Term often used pejoratively to denote much that is bad about modern medicine affecting the therapy world turning principally on equating psychological problems with physical illnesses, preoccupation with diagnosis and disempowering clients from power over and responsibility for their own state.
Being a medical doctor by original training perhaps I’m defensive about this, certainly I’m ambivalent. I do regard the “medical model” as hugely problematical in psychiatry (where I went after basic medical training). On the other hand, there is much in the traditions and even the current responsibilities of modern medicine that is not what this caricature suggests, or there should be: recognition that the patient (I’ll use that much hated term as it’s in context) is literally someone who suffers, a responsibility to try to help with that, a responsibility not only to distinguish between many different types of suffering and build some personal as well as professional expertise in that and a responsibility to try to help. That’s not just making a diagnosis and advising what NICE says is the least worst thing, it’s hard, doomed to fail (we are all going to die and many die well before anyone, including that person, is ready for that; equally, most of us at some point in our lives will suffer in ways that no-one can magic away).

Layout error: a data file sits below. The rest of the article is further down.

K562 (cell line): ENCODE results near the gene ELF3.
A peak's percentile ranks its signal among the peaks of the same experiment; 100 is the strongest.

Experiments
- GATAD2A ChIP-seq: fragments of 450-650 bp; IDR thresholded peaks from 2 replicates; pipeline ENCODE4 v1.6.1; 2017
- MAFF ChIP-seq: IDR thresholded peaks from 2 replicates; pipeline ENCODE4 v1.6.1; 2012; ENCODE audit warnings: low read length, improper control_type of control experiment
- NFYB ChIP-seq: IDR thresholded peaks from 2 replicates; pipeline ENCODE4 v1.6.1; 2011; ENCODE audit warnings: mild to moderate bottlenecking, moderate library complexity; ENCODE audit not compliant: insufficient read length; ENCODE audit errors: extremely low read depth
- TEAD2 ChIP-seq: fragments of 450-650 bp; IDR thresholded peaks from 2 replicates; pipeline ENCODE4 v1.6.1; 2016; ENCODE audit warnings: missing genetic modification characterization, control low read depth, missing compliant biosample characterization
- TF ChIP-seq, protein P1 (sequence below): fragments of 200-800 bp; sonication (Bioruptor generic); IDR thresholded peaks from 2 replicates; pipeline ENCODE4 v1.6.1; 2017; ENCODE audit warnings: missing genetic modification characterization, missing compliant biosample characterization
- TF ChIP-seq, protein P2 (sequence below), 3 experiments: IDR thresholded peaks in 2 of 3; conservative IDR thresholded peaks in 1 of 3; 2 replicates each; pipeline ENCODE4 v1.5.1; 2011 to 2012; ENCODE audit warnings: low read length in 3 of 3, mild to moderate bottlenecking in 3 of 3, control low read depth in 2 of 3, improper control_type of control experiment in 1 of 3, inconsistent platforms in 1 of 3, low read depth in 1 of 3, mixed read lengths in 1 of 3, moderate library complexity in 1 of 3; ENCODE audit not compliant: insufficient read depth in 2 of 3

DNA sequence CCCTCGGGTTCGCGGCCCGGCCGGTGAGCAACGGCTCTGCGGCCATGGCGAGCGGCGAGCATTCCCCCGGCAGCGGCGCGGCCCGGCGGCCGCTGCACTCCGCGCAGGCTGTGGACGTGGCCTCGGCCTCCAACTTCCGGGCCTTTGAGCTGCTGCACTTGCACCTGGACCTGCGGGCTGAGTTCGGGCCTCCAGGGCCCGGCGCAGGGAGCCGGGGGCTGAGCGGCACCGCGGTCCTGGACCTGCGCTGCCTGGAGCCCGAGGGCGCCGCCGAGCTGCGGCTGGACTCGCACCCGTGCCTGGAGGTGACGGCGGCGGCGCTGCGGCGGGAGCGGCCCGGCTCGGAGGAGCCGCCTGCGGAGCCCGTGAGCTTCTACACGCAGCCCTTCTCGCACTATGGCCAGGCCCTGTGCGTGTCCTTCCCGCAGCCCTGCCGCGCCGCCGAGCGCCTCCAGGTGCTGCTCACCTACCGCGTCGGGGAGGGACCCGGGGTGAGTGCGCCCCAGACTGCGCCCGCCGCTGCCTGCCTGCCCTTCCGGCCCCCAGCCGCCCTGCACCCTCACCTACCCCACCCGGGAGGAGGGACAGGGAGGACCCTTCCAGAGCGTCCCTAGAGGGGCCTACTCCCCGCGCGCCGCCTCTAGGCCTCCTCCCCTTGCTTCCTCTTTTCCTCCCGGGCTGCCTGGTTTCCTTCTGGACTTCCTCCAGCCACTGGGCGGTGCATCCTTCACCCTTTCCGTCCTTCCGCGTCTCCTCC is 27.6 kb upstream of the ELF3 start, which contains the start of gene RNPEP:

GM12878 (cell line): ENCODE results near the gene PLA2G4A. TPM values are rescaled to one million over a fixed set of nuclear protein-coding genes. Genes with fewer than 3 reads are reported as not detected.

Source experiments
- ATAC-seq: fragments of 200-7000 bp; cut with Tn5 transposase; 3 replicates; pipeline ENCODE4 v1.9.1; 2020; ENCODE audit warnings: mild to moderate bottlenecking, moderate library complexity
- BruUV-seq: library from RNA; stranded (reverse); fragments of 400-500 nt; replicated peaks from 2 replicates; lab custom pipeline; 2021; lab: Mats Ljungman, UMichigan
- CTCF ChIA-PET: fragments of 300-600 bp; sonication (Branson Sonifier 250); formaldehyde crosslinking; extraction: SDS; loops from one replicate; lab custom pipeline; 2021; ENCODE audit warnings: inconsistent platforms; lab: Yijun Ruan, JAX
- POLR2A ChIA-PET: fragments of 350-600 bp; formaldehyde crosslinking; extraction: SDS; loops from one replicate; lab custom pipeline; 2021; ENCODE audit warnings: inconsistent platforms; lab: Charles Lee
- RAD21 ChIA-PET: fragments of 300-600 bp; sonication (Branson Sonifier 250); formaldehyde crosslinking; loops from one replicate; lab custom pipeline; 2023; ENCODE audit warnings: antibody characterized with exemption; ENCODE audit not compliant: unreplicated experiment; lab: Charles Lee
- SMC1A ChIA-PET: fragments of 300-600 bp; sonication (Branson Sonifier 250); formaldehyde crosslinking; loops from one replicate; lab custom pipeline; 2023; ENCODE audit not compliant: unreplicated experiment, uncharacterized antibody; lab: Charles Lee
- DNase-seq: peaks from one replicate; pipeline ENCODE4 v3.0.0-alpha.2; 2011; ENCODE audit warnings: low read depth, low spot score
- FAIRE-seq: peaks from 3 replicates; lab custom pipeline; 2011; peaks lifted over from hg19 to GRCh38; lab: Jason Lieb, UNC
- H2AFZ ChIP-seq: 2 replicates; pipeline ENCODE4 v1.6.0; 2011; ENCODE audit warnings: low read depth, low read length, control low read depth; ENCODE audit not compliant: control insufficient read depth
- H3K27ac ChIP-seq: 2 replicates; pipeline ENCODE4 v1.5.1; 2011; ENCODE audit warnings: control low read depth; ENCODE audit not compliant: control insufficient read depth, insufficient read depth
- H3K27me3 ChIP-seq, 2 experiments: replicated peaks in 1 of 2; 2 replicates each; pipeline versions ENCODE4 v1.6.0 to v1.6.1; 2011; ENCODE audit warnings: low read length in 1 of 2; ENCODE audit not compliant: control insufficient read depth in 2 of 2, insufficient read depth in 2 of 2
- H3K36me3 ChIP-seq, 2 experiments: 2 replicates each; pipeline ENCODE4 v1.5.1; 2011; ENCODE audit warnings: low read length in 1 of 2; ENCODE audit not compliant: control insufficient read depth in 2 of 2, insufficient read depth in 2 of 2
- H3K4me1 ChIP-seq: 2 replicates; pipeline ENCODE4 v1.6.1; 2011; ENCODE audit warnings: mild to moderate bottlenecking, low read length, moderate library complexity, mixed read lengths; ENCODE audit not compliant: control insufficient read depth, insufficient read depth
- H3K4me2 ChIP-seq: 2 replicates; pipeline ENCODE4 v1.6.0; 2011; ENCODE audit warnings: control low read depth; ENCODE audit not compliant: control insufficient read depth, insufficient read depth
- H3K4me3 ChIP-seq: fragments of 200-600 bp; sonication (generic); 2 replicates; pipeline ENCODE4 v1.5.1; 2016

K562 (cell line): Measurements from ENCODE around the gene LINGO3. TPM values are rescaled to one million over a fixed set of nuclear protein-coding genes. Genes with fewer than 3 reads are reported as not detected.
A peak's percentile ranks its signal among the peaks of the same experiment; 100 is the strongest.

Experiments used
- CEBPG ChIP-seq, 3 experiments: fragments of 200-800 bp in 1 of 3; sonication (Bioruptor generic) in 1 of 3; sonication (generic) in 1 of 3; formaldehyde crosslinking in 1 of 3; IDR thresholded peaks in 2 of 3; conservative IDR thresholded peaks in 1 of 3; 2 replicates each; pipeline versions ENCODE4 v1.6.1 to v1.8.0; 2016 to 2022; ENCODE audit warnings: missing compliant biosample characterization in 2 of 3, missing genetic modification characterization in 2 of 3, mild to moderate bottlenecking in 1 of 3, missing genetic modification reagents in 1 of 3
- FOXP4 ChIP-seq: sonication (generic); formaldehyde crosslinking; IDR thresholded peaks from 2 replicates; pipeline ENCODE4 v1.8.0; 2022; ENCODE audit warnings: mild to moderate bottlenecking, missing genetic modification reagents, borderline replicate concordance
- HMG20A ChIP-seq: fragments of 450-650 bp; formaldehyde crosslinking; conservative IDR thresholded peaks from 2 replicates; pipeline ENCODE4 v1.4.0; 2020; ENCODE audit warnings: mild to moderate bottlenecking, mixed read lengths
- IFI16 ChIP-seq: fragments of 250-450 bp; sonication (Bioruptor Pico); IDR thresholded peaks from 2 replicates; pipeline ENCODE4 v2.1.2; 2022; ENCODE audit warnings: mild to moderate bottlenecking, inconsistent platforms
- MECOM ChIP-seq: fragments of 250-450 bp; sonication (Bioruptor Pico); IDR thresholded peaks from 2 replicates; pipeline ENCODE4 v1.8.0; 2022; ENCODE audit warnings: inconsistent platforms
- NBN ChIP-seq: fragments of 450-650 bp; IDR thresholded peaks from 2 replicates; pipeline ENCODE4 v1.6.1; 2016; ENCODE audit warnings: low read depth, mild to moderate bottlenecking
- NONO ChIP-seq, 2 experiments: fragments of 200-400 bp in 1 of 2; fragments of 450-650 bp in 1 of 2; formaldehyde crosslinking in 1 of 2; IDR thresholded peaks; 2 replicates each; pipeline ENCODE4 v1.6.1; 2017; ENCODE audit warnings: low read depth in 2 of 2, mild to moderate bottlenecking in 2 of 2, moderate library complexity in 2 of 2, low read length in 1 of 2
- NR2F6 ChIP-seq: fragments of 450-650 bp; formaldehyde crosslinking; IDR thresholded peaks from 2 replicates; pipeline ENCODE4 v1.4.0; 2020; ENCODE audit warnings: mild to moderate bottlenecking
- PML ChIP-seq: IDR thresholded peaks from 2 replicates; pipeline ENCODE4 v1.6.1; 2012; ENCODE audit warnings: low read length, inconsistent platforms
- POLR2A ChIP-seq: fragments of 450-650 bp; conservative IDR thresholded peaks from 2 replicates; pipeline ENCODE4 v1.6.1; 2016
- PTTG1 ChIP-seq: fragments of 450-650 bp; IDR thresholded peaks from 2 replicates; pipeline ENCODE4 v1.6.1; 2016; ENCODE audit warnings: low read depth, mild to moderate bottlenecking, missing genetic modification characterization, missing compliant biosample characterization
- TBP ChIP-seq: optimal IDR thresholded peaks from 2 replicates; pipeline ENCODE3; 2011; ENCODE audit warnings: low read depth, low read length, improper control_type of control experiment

Sadly, much modern training and practice in medicine converges on the stereotype. Going into more details here risks turning this into a personal invective of encyclopedic length!
Try also #
Clinical/non-clinical (and help-seeking vs. non-help-seeking)
Pervades the whole book!